Like the 401(k) and similar tax-deferred plans, Social Security was designed to be a required savings program in which Americans put away a portion of their earnings during their working years so that they can receive more than the base level of benefits.

That’s what President Franklin D. Roosevelt intended it to be. And that’s what Professor William Reichenstein hopes it will become once again.

Reichenstein believes that Social Security is a great deal for lower-income Americans earning under $45,000 annually because they receive a much larger benefit relative to their contributions than upper-middle class people earning more than $80,000 a year.

He has written a research paper arguing that the system should be reformed to equalize benefits for everyone who pays into it.

“I want to have a required savings program, not an income-redistribution program,” said Reichenstein, professor emeritus at Baylor University and head of research at Social Security Solutions Inc. in Waco, Texas. “What I don’t like is some of the recent proposals that said, ‘Let’s change this almost entirely to a redistribution program."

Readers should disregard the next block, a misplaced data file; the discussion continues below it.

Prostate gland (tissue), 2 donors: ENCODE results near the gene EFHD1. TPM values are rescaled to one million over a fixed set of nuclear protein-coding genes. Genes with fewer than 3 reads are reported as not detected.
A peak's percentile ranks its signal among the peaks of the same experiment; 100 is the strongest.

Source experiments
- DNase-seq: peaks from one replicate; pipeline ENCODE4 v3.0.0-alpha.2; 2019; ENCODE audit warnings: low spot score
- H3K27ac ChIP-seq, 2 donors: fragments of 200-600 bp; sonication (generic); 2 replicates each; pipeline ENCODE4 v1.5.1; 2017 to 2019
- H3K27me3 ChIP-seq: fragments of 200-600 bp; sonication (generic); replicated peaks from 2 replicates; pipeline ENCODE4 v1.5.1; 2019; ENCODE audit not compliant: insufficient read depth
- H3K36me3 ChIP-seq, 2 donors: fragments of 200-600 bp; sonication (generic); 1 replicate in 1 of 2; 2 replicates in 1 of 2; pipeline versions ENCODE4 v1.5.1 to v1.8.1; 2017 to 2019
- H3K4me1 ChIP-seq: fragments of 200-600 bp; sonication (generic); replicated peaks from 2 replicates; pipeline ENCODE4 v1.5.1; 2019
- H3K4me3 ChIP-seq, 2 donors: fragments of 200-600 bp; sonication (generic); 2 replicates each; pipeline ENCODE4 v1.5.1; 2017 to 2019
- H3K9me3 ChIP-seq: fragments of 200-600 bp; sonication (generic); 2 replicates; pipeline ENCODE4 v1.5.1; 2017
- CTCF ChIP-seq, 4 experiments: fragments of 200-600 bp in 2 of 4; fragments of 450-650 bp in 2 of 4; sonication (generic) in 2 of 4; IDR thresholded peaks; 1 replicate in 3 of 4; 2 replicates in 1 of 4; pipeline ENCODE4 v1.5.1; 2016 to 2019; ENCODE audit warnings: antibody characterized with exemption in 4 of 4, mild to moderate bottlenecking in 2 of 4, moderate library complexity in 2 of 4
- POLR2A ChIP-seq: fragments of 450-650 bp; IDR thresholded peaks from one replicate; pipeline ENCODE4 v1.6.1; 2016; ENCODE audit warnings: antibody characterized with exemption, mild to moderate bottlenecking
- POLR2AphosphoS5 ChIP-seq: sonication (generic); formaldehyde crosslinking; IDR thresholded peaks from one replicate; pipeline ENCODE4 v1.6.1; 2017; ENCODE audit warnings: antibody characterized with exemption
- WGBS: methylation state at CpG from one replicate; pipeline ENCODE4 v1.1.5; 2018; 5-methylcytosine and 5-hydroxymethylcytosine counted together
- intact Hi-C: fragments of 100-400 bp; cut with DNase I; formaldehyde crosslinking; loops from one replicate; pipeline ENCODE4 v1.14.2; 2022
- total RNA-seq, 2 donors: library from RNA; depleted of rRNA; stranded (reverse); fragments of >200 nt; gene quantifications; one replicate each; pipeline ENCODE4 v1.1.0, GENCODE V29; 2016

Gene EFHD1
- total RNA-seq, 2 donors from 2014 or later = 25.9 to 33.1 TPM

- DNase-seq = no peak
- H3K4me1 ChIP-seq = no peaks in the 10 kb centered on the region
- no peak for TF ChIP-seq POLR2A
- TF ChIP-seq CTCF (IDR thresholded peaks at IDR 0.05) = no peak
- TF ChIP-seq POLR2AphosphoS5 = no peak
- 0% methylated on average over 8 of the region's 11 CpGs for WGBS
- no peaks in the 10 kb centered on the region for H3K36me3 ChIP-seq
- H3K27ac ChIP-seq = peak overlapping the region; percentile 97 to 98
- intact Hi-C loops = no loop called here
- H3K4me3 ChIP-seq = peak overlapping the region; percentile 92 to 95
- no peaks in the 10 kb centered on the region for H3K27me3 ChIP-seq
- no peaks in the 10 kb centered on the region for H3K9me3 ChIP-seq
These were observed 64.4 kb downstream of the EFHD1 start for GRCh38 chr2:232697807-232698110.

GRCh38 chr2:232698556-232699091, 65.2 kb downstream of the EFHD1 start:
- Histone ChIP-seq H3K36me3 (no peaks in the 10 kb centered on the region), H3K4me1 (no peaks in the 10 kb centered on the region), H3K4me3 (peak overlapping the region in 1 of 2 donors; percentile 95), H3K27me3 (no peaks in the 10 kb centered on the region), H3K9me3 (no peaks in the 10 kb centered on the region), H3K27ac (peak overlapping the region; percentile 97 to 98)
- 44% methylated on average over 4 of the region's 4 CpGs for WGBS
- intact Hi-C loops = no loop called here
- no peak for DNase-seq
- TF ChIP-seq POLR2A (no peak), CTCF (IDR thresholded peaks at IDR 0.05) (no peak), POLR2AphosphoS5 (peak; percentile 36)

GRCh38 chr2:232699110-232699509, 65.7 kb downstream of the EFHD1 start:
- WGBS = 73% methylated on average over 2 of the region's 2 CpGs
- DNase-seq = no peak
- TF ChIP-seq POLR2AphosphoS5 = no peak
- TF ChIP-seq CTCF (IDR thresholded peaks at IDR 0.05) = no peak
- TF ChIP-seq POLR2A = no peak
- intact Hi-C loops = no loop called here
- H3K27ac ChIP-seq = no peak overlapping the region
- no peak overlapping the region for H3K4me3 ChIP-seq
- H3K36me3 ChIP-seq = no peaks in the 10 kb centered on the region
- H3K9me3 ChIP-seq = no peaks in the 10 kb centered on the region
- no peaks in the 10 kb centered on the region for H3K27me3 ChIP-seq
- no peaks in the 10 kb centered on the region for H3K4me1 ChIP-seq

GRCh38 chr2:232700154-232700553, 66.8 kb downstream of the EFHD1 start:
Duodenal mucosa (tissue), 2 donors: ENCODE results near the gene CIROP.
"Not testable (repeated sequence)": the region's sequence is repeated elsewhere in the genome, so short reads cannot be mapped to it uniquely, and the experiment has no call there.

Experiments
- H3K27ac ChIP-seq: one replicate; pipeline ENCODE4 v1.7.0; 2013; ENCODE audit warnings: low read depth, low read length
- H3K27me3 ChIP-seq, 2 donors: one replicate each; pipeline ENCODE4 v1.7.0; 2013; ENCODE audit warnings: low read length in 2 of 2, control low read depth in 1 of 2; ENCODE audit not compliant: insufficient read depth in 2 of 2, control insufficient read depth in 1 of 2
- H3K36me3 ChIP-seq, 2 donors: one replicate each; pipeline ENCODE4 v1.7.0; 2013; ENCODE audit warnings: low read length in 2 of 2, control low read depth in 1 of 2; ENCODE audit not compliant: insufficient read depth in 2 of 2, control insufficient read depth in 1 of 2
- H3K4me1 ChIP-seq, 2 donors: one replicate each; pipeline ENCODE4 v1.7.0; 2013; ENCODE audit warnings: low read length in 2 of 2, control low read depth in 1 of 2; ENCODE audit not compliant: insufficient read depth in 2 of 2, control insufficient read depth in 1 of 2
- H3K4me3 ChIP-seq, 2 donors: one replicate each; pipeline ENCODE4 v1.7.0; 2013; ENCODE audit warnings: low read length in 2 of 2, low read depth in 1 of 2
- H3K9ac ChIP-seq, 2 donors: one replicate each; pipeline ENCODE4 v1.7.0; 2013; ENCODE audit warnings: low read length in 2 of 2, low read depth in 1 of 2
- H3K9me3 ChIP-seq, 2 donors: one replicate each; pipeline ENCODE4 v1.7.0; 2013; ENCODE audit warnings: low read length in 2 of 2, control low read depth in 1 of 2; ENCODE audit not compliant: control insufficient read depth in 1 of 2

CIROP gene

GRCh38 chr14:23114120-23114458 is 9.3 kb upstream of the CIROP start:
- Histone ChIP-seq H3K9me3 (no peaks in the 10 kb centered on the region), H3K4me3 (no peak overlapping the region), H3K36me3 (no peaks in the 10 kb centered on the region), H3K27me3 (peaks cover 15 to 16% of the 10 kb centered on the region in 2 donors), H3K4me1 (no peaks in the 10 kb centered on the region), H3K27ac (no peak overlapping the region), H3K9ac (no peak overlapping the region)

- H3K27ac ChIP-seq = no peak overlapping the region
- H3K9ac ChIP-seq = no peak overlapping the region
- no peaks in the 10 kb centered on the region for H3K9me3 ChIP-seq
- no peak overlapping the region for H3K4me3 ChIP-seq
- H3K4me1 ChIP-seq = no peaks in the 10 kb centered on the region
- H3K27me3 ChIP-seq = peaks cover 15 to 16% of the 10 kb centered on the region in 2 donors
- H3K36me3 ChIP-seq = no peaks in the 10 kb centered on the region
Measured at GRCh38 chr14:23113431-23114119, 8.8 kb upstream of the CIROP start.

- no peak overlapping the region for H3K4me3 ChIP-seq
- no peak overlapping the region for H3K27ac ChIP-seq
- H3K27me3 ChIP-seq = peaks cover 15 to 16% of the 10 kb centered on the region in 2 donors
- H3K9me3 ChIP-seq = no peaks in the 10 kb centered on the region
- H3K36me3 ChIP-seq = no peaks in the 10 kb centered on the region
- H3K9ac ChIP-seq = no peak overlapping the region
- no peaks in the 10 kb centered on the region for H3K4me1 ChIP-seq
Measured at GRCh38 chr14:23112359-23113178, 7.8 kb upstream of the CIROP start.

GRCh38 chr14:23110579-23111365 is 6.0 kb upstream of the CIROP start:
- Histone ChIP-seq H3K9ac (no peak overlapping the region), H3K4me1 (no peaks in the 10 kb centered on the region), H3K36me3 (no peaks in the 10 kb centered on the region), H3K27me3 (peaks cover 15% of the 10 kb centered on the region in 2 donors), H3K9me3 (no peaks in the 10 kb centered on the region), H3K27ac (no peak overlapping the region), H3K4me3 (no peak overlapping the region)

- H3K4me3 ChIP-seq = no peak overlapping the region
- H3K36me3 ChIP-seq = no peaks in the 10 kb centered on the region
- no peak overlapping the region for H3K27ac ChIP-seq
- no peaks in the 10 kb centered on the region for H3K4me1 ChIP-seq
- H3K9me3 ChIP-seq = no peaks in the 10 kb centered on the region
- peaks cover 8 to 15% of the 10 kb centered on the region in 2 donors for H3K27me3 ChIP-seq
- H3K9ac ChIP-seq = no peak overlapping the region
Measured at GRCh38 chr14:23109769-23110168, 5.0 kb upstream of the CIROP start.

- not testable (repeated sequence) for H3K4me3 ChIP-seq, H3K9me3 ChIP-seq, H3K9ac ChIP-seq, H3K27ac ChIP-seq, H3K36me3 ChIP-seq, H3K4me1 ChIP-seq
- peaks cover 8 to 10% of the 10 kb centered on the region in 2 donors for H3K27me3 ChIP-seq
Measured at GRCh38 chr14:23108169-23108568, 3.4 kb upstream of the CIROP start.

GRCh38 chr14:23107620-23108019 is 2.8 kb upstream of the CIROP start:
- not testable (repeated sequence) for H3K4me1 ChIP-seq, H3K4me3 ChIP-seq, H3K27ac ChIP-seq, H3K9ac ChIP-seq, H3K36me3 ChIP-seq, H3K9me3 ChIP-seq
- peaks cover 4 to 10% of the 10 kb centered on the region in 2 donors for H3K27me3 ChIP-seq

Reichenstein maintains that the Social Security system is broken. Beneficiaries are scheduled to receive a benefit reduction of about 26% in 2034 if Congress doesn't address a funding shortfall.

He argues that the Social Security system became a pay-as-you-go system and policymakers gave away $11.4 trillion in unearned benefits to people born in 1937 or earlier.

“And now we are paying the price,” he said, adding that Social Security has been a poor investment for people born after 1937.

Reichenstein said the current Social Security system's methodology is calculated on the highest 35 years of working. Benefits are based on average income monthly earnings (AIME), which is the sum of earned income subject to Social Security taxes in a worker’s 35 highest income years, with income before age 60 indexed by the national average wage level, divided by 420, the number of months in 35 years.

AIME is then converted to the primary insurance amount (PIA). For workers who turned 62 in 2016, the formula used by the Social Security Administration is the sum of 90% of the first $926 of AIME, plus 32% of AIME between $926 and $5,583, plus 15% of AIME over $5,583, according to Reichenstein..

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